Wet Market!

Have I mentioned the wet market?  Have I mentioned my fear of dying due to some ailment that I might catch there?  Surely I have!   Since moving to Shanghai, I have been given many, many lectures about food safety in relation to the wet market and anything one might decide to buy there.  Henry’s school even gives a tour of the place that I have been told mainly consists of scaring people to death.  Of course, I have been making judgments based on what I have been told because I have never actually ventured out to the wet market myself.  Ahem.  Up until now, I have confined myself to the supermarket and the occasional fruit truck parked on my street in order to feed Team Erickson.  I must admit that the things I buy from the fruit truck are far superior to the things from the supermarket.  The cute little lady at the fruit truck helps me pick the best watermelon and gives me free stuff because I am a good customer.  The supermarket could never compete with that!  To top it off everything I buy at the supermarket is more expensive than the fruit truck.   And it frequently tastes like sawdust.

When we returned from our Bali trip, there was absolutely nothing edible in the house, not even of the sawdust variety.  Faced with the prospect of spending the day going to multiple supermarkets only to arrive home with nothing I decided to put off the inevitable by staying in bed as long as possible.  This only made the natives restless and more dangerous.  By the time I drug myself out of bed they were all “starving”.  A neighbor friend called to see if Lucas wanted to come over.  They had just arrived home as well and the mom invited me to come with her to do some food shopping.  Her driver was working (yeah!) so we could hit a few places and have it be relatively pain free.  She knew I hadn’t yet made it to the wet market.  She apparently goes twice a week and, in her words, “hasn’t died yet” so we decided that would be our first stop.

You know what?  It was awesome.  And not in the sarcastic way, it was really genuinely awesome.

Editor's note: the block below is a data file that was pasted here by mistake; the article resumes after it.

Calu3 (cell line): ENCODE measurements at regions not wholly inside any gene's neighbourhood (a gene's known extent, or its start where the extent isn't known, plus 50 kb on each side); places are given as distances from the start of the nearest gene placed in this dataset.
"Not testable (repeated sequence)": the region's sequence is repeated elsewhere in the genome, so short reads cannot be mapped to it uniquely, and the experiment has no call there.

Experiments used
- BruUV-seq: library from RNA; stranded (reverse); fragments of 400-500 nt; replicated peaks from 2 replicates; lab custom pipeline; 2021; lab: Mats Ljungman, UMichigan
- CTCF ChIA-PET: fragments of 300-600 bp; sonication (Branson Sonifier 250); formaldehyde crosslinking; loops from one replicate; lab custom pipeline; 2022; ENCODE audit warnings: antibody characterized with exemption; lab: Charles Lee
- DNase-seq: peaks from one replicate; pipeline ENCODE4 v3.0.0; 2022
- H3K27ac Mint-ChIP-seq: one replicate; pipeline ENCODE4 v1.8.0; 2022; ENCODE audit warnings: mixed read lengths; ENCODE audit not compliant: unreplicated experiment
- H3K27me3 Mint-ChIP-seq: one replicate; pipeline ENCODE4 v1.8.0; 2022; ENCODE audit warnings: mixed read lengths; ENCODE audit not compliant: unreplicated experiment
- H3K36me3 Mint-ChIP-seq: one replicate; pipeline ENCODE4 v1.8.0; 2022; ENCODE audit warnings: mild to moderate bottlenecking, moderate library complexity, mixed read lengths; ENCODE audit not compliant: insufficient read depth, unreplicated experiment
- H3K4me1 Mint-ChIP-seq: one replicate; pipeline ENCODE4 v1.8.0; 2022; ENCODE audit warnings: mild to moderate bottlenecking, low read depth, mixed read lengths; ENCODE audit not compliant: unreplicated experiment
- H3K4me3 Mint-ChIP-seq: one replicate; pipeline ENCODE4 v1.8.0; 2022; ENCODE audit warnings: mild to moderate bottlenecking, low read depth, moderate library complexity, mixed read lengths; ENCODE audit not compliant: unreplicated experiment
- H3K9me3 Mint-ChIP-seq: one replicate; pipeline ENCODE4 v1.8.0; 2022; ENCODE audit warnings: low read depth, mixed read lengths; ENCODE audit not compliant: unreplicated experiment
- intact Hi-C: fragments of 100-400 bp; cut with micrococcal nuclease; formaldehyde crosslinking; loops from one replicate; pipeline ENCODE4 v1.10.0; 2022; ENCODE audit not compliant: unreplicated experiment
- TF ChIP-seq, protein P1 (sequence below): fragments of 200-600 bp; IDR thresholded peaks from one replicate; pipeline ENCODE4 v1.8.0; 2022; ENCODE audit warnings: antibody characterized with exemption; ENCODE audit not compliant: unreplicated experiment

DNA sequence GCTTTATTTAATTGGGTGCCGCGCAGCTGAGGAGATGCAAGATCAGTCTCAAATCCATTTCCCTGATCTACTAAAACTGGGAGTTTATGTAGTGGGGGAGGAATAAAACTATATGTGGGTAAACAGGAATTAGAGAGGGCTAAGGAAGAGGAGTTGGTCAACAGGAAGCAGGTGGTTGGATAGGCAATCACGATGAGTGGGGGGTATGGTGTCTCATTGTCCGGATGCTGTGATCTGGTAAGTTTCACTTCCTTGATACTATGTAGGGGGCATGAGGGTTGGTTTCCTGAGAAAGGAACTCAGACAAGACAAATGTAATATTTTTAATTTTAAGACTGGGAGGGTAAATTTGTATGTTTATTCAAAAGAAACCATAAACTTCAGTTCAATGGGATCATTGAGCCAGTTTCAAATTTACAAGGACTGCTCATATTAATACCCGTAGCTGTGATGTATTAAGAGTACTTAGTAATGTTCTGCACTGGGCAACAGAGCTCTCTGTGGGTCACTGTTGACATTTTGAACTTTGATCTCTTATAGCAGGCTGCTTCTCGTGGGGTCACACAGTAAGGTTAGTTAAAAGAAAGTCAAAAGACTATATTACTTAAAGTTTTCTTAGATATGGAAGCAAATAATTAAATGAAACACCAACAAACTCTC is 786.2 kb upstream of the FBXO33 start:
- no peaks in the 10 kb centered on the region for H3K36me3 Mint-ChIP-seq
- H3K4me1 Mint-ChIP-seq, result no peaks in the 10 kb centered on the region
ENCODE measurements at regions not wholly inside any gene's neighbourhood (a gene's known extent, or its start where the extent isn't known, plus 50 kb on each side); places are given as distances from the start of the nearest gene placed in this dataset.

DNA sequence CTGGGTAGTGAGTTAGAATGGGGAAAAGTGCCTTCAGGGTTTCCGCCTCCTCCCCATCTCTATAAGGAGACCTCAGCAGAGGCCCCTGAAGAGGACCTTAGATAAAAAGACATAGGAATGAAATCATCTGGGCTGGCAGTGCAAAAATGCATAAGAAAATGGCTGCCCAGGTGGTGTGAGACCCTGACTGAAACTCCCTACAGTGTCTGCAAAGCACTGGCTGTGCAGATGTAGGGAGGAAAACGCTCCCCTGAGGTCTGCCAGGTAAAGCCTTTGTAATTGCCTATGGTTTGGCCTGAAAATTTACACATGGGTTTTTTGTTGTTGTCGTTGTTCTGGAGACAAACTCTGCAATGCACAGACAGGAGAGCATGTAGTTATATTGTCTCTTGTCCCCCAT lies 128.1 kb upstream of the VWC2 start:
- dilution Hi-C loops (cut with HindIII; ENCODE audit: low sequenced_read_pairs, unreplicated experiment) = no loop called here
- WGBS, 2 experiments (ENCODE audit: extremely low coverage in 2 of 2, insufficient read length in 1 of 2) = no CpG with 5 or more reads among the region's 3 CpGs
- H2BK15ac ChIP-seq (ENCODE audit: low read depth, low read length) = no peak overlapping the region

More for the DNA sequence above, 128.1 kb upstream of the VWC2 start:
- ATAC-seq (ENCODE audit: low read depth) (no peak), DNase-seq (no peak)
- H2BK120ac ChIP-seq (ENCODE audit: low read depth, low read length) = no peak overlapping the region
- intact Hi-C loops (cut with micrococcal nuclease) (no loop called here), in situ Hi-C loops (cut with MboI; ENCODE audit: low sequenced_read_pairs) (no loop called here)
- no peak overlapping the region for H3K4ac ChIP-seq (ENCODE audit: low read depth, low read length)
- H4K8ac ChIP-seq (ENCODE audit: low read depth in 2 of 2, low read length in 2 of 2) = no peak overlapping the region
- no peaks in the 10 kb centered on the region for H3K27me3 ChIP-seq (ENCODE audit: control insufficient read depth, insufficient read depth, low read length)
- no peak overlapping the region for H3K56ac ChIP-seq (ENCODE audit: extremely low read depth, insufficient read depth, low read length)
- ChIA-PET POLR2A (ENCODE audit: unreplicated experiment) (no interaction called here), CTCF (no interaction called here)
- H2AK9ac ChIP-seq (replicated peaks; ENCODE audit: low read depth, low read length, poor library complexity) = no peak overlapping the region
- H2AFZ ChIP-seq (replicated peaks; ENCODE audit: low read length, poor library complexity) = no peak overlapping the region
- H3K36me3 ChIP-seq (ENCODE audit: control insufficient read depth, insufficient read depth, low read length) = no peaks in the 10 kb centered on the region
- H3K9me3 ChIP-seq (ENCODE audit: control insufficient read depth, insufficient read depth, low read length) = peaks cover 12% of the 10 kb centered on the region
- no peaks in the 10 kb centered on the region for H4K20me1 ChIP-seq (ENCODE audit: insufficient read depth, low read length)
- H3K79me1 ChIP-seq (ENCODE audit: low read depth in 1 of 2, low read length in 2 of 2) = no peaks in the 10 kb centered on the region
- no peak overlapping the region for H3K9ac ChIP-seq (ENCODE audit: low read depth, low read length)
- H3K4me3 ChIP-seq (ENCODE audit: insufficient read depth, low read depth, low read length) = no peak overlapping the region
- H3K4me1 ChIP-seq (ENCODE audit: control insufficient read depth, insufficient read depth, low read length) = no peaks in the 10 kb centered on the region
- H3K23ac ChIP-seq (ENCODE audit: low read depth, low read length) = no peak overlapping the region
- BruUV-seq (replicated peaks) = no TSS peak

In Baltimore, I love the farmers market.  Thirty minutes after Henry was born I was calling a friend, not to announce the happy news, but to tell him to make sure he went to the market to pick up our CSA share since I was going to be busy for the rest of the day.  I famously risked public scorn by packing up my two week old and heading to the Waverly farmers market.  My mother insisted on coming and sitting with him in the car, but the next Saturday I was there with him in the stroller so great is my love of the fresh veggies and fruit.  My children have been known, particularly in the summer, to turn up their noses at something “from the supermarket” when they suspect there is the possibility of really fresh stuff from the farmers market or our garden.

So why, oh why, did I not check out the wet market?  I have spent the past few years loving a farmers market that takes place under an overpass, but I was sure there was nothing for me at some urban veggie market in Shanghai?  For shame.  The wet market was actually very similar to the Baltimore market downtown only with fewer homeless people.  No one was selling designer dog treats, but there was pretty much everything else.    There was a slight smell as we walked in, but it wasn’t anything worse than Carrefour, and, let’s be honest, the underpass farmers market has its own odor at times, if you get my drift.  Would I buy meat there?  No.  But I never bought meat at the Baltimore farmers market, either.

I was surprised that the produce was really gorgeous and so cheap!  I bought bags and bags of stuff for what I would normally have paid for a few apples in the supermarket.  They had great tomatoes and all sorts of mystery items that I had never seen before.  I was able to walk around thinking about what looked the freshest and then decide what I could make rather than glumly considering whatever was available at the supermarket.  My friend showed me the places she normally frequents and I wandered around the aisles a bit.  Was it organic?  I have no clue because shopping there required using Mandarin and sometimes I had no idea what people were saying to me.  But all in all, it was a positive experience.  Can I make it there in a taxi once a week?  Not sure.  But I will have to find a way to make a trip or two to the wet market happen because so far, even in my tiny kitchen, cooking with nice vegetables is really making a difference.   Score one point for Shanghai, finally.

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